It’s time for the big conversation. Already. About what kind of parents you want to be. And what kind of child you hope to raise.
This might feel crucial, but that’s not what it’s about.
What’s really going to help you become great parents is that you talk about what kind of parents you want to be, and what you expect from each other. That you talk about how you see your family and what kinds of values you want to base the children’s upbringing on. Because in a few months a new little human being will actually arrive at your home, fresh as an unwritten page. What do you wish for that little person? What do you want to give? What do you want to write on that page?
Security and independence? Probably. The strength to be yourself and stand up for yourself? Absolutely. Fairness and compassion? No question.
But how do you get there? What do you think?
This is an important conversation. And by having it together both of you will be involved and you won’t have to fight about it later when there’s a need for boundaries and rules. What’s more, by then, there won’t be much time. Because when everyday life takes over, most discussions are about how to deal with just that, everyday life; what happened and when, and what happened later and why. Not so much about the big picture.
What this discussion is really about is making sure you’re on the same wavelength. Not about doing things the same way. Get that out of the way; difference isn’t bad. Differences come out of the fact that we have different backgrounds, different temperaments. It actually teaches your child that difference is good. Agree in the beginning that it's OK for each of you to have different ways of doing things, but that you will be consistent in whatever you do. This is when you start to work together — not at odds with each other — to provide consistency in your child's life.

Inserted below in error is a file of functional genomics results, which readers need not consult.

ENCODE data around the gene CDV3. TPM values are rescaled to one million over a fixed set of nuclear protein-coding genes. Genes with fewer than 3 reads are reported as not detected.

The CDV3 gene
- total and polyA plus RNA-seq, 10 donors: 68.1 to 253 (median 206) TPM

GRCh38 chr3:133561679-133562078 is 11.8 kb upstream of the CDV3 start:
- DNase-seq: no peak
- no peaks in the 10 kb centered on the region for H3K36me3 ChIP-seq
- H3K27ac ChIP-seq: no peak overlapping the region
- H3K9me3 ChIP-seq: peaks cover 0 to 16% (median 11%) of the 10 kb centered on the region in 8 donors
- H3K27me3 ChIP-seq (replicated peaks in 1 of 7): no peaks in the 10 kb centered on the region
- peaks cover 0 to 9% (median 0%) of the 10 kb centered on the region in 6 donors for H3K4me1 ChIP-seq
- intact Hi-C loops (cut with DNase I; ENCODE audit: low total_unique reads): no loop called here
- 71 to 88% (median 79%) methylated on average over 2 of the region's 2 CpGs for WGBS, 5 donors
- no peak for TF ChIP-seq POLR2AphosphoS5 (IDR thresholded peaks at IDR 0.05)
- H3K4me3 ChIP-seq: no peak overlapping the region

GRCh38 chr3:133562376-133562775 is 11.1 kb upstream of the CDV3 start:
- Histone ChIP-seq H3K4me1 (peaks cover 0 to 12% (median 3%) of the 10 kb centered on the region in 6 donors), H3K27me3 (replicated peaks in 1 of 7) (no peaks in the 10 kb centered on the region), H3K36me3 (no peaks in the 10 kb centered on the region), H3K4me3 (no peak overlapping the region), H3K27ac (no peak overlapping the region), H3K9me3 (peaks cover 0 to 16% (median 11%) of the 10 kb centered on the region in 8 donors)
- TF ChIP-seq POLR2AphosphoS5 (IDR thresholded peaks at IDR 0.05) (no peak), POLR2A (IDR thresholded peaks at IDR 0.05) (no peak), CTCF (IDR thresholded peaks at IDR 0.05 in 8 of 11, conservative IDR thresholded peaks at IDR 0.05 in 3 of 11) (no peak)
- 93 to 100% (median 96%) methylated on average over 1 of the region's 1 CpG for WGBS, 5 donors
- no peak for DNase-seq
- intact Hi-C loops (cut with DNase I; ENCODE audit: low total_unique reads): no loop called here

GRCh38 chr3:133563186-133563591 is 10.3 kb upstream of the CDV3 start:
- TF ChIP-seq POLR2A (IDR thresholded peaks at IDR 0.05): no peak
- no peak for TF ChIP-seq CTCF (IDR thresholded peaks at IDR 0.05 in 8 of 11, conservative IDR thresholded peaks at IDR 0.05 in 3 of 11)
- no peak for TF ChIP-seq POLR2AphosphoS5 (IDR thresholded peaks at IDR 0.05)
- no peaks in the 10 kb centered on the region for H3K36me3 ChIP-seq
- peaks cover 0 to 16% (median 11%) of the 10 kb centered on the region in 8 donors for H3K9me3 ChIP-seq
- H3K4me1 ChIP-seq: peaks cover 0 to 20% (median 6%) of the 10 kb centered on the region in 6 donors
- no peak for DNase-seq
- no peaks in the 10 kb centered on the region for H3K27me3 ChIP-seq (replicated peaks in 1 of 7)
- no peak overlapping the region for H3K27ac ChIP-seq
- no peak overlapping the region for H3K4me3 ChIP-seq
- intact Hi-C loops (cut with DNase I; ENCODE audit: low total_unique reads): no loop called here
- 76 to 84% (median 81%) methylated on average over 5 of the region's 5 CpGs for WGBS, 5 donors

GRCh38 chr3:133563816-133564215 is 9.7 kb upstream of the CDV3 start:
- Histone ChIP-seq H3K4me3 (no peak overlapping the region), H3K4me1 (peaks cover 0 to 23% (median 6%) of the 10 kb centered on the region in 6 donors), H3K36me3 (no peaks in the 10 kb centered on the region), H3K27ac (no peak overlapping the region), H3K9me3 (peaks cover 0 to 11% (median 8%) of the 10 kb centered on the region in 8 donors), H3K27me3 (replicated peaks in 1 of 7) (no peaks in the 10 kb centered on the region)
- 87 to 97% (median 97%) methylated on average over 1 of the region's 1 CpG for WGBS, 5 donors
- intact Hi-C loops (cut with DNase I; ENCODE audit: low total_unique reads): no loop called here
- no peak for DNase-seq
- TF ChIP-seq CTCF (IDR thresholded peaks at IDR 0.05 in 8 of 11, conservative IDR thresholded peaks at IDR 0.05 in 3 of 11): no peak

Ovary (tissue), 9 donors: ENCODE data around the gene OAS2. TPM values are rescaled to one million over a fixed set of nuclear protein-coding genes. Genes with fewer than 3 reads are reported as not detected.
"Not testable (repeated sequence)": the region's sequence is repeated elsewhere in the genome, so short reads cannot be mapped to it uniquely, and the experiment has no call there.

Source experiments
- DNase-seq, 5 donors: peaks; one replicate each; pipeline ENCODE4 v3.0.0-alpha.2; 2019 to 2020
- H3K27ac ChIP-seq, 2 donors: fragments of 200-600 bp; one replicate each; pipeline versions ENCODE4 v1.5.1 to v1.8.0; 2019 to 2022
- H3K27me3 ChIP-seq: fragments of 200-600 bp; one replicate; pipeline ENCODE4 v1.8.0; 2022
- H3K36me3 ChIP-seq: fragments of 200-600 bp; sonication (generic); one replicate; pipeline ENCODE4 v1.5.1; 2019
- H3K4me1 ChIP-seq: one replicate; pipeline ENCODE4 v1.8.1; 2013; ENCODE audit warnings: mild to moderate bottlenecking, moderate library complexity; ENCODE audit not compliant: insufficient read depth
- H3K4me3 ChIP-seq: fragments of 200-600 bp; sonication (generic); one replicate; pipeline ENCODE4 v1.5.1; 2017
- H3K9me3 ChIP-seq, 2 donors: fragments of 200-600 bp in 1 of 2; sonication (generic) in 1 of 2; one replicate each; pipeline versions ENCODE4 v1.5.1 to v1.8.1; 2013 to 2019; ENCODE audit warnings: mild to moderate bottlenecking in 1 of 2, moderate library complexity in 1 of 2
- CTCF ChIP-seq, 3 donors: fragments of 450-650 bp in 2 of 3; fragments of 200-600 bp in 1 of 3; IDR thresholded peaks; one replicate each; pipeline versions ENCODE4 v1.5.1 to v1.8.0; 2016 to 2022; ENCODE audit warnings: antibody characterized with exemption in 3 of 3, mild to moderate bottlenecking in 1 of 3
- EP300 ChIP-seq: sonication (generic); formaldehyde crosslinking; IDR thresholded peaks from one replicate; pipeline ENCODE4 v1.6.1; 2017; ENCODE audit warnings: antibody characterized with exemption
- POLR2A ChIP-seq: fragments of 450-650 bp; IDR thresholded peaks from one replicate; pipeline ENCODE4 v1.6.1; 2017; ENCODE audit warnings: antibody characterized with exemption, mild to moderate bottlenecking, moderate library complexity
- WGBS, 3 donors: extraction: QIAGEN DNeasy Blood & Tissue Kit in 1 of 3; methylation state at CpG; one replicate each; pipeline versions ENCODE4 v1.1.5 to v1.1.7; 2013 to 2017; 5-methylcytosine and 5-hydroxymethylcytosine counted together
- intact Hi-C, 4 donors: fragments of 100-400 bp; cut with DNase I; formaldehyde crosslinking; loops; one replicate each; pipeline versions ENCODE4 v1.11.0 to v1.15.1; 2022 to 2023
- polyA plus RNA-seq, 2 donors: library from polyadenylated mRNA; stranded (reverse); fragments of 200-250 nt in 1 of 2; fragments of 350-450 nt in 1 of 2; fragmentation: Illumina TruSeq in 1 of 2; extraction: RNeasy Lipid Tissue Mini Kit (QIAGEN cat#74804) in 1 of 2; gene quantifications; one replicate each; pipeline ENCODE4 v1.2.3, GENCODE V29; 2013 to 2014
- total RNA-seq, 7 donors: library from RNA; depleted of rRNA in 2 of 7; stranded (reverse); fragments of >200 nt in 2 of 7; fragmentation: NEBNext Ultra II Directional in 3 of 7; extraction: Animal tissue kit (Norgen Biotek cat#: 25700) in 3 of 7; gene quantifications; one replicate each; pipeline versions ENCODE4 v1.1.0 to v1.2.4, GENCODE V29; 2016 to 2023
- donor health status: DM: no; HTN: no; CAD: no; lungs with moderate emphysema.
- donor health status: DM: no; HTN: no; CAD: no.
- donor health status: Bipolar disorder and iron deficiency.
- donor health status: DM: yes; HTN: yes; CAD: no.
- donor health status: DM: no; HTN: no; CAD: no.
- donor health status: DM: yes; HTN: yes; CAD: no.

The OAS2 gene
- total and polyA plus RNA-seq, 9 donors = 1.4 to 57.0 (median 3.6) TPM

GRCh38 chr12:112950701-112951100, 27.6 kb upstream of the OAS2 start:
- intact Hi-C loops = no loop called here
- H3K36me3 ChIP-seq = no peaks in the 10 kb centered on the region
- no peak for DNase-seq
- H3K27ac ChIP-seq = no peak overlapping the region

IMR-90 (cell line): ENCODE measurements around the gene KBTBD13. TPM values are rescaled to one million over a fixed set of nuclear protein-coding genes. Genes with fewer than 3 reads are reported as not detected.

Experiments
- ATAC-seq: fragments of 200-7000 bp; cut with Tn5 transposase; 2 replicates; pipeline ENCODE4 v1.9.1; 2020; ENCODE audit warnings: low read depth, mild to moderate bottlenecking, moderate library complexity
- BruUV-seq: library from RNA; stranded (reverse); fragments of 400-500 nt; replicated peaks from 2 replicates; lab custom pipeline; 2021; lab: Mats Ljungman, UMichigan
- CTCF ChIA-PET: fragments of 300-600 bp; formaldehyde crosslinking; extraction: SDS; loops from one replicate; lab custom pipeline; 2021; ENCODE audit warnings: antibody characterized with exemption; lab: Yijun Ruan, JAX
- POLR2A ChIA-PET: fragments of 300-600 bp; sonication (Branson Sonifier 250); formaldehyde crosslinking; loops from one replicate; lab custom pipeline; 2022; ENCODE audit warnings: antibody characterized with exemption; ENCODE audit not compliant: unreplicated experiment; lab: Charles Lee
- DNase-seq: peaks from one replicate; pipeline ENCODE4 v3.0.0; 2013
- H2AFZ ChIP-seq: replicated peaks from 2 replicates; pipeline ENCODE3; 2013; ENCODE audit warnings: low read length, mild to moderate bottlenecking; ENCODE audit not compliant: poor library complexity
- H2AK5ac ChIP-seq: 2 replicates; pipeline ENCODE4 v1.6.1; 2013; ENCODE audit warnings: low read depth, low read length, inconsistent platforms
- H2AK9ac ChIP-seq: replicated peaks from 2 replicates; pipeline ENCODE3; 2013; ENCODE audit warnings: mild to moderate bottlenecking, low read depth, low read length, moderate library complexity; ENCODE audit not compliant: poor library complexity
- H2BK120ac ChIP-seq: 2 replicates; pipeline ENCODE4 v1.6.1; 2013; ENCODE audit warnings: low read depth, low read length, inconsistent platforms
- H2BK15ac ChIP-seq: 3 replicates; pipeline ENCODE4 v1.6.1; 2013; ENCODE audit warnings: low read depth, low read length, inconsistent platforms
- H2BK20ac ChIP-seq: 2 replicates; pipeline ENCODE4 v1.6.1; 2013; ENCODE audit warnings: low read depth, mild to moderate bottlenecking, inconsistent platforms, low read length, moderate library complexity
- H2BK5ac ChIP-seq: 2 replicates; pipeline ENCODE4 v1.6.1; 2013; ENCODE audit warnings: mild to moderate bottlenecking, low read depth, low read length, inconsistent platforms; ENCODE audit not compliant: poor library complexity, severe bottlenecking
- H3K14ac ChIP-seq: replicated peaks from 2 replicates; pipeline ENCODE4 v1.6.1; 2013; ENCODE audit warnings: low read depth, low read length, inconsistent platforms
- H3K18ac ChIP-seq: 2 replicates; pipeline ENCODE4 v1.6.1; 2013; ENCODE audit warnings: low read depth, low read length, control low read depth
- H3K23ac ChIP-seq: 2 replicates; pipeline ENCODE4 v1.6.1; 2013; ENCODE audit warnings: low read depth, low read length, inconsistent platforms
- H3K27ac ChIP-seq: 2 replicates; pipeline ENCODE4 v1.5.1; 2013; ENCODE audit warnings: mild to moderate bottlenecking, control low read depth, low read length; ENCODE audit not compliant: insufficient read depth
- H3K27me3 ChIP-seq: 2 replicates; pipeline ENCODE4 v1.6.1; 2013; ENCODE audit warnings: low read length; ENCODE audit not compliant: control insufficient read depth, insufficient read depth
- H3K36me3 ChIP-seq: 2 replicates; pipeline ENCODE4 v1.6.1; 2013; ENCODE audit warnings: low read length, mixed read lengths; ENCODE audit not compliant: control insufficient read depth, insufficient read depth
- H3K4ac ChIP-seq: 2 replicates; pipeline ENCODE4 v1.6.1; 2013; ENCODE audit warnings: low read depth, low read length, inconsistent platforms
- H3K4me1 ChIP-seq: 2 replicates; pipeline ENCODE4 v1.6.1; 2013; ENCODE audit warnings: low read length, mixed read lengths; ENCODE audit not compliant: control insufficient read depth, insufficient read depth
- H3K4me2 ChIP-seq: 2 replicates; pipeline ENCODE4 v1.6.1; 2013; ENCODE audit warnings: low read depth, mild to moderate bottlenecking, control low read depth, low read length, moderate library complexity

It’s actually all about consistency.
Consistency is about agreeing about what’s ok and what’s not. It’s about boundaries. Consistency is about agreeing on what kinds of behavior will not be tolerated. Establishing limits before a problem occurs provides direction for dealing with it when it arises. That’s actually a great gift to give your child; consistency. It’s good for kids. To know what’s expected of you, and what’s not.
And consistency is good for adults too.
And talk, talk, talk throughout your parenting. Things will arise, you have to stay flexible, make changes and come up with new ideas. But if you know from the beginning that for example self-confidence and empathy are important, then you can put every little situation in the light of the big picture.
And when your son decides to play with Barbie dolls or your daughter insists on wearing a night gown to school… Well, if independence was important for both of you, then you know what to do.
Prepare yourself for people looking. And be proud. It worked. The things you and your partner decided were important are already showing.
Start that conversation tonight.